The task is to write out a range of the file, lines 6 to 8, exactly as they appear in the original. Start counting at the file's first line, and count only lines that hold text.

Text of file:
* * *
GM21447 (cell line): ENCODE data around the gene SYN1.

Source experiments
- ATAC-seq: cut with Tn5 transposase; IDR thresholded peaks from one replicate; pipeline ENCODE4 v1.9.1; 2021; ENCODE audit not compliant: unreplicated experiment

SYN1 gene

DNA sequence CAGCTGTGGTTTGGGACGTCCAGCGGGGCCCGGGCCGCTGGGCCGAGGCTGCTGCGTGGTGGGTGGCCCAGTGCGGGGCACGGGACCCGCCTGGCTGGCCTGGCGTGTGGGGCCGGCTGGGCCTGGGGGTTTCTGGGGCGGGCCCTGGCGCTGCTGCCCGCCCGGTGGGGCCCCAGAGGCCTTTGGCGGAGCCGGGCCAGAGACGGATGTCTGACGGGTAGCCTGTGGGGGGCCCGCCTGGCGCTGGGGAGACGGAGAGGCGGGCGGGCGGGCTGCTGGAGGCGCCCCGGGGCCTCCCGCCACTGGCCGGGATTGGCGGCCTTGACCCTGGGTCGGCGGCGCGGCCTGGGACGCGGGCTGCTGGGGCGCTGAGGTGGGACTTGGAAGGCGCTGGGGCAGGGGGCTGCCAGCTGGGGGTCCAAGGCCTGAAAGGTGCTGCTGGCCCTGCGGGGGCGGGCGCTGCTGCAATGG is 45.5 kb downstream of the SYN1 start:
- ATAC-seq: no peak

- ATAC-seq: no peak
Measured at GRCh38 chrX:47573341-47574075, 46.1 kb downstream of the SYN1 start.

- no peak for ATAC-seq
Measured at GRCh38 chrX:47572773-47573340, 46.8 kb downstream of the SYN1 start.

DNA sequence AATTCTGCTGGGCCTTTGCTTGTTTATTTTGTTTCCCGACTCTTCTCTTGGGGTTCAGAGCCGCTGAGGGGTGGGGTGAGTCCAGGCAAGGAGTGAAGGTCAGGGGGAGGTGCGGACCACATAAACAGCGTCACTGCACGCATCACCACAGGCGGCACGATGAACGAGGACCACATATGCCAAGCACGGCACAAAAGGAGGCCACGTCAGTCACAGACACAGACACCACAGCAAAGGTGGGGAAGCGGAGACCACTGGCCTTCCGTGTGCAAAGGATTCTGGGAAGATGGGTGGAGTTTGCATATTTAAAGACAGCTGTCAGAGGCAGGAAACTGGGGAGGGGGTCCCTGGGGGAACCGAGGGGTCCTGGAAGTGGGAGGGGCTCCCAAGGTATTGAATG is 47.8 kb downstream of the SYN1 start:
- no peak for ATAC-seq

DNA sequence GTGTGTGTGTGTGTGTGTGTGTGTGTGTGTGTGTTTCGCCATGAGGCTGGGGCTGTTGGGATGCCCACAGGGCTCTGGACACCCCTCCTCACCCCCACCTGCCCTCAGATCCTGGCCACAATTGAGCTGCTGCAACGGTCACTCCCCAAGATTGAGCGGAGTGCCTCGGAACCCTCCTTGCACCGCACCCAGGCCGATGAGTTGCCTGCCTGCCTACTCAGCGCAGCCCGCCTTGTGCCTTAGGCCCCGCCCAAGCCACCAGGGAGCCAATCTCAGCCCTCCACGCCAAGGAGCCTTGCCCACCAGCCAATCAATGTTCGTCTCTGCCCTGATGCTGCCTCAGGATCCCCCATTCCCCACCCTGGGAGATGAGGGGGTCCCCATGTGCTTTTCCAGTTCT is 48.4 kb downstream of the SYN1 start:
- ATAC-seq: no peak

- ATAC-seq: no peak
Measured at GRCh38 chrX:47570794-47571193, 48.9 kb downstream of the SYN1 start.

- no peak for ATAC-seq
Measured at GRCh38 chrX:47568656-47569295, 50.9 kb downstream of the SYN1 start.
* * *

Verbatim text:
- ATAC-seq: no peak

- ATAC-seq: no peak
Measured at GRCh38 chrX:47573341-47574075, 46.1 kb downstream of the SYN1 start.